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Listed Building

The legal part of the listing is the address/name of site only. All other information in the record is not statutory.

WEST GATEHEAD, LAIGH MILTON VIADUCTLB990

Status: Designated

Documents

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Summary

Information

  • Category: A
  • Date Added: 19/01/1982

Location

  • Local Authority: South Ayrshire
  • Planning Authority: South Ayrshire
  • Parish: Dundonald

National Grid Reference

  • NGR: NS 38349 36902
  • Coordinates: 238349, 636902

Description

William Jessop, engineer, 1809-11, restored 1995-96, Barr Limited. Stone railway bridge 5.8m wide spanning River Irvine. Four rounded arches with spans of 12.2 metres, rounded cutwaters with half-column buttresses rising through deck bands to parapet level. Coursed rubble masonry with rusticated free-stone to arch voussoirs, cutwaters and buttresses. Outward curved abutments on banks, with railway tracks approaching through cuttings. Bridge deck of crushed stone, parapets renewed. New metal railings.

Statement of Special Interest

Built as Milton Bridge as part of the Kilmarnock and Troon plate-way, which was opened in 1812 as the first public railway in Scotland ceasing operation in 1846. The earliest surviving bridge built for use by a railway in Scotland. The railway operated with a travelling steam engine hauling coal as early as 1816, though not with sufficient

success to replace horse-traction on the line. The contractor for the work was a 'Mr Simpson' (probably Telford's John Simpson) who was paid ?4,000 for the work thus a medium to low cost construction. The restoration work was funded by 7 different bodies. It involved a temporary damming of the river, the introduction of steel centering frameworks to support the extrados of the arches, the stabilisation of the piers, strengthening of the spandrels and a new deck. Defective masonry was replaced and the structure pointed with lime mortar. Formerly addressed simply as a disused railway viaduct.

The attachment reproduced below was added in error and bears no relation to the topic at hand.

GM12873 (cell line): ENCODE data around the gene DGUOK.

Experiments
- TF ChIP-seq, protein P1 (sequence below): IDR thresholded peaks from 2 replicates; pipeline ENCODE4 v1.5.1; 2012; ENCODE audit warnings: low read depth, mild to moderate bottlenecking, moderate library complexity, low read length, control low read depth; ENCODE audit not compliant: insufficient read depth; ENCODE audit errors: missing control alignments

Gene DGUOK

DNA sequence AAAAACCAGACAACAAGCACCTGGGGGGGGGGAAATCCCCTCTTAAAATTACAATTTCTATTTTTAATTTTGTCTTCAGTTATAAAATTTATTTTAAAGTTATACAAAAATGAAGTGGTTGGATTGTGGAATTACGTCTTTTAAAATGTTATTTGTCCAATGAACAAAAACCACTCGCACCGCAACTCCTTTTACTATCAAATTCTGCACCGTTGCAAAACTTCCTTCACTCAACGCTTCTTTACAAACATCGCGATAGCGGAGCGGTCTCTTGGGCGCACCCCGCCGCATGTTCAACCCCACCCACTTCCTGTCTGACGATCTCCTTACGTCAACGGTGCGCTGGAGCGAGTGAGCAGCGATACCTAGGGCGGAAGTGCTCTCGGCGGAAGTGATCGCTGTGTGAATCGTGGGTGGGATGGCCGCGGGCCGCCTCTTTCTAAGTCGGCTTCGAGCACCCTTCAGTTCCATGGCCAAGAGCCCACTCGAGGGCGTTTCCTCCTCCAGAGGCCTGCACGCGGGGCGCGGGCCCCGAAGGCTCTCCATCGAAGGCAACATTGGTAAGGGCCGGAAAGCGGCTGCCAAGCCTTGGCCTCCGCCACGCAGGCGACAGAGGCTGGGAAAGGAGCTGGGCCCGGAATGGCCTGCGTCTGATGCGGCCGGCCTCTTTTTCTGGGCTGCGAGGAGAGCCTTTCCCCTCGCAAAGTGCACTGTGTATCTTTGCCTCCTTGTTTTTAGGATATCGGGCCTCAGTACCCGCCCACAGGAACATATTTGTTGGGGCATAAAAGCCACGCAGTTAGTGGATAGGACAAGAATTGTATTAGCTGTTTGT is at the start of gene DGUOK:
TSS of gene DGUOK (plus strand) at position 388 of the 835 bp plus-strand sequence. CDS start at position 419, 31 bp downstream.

References

Bibliography

Information per John Gerard. John Hume: INDUSTRIAL ARCHAEOLOGY OF SCOTLAND Vol I. Roland Paxton 'Conservation of the 1811 Railway Viaduct at Laigh Milton, Scotland'. Paxton, in Civil Engineering, Proceedings of ICE, May 1998. RCAHMS photographic survey.

About Designations

Listed Buildings

Historic Environment Scotland is responsible for the designation of buildings, monuments, gardens and designed landscapes and historic battlefields. We also advise Scottish Ministers on the designation of historic marine protected areas.

Listing is the way that a building or structure of special architectural or historic interest is recognised by law through the Planning (Listed Buildings and Conservation Areas) (Scotland) Act 1997.

We list buildings of special architectural or historic interest using the criteria published in the Historic Environment Scotland Policy Statement.

The statutory listing address is the legal part of the listing. The information in the listed building record gives an indication of the special architectural or historic interest of the listed building(s). It is not a definitive historical account or a complete description of the building(s). The format of the listed building record has changed over time. Earlier records may be brief and some information will not have been recorded.

Listing covers both the exterior and the interior. Listing can cover structures not mentioned which are part of the curtilage of the building, such as boundary walls, gates, gatepiers, ancillary buildings etc. The planning authority is responsible for advising on what is covered by the listing including the curtilage of a listed building. For information about curtilage see www.historicenvironment.scot. Since 1 October 2015 we have been able to exclude items from a listing. If part of a building is not listed, it will say that it is excluded in the statutory address and in the statement of special interest in the listed building record. The statement will use the word 'excluding' and quote the relevant section of the Historic Environment Scotland Act 2014. Some earlier listed building records may use the word 'excluding', but if the Act is not quoted, the record has not been revised to reflect current legislation.

If you want to alter, extend or demolish a listed building you need to contact your planning authority to see if you need listed building consent. The planning authority is the main point of contact for all applications for listed building consent.

Find out more about listing and our other designations at www.historicenvironment.scot. You can contact us on 0131 668 8716 or at designations@hes.scot.

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Printed: 24/07/2016 05:52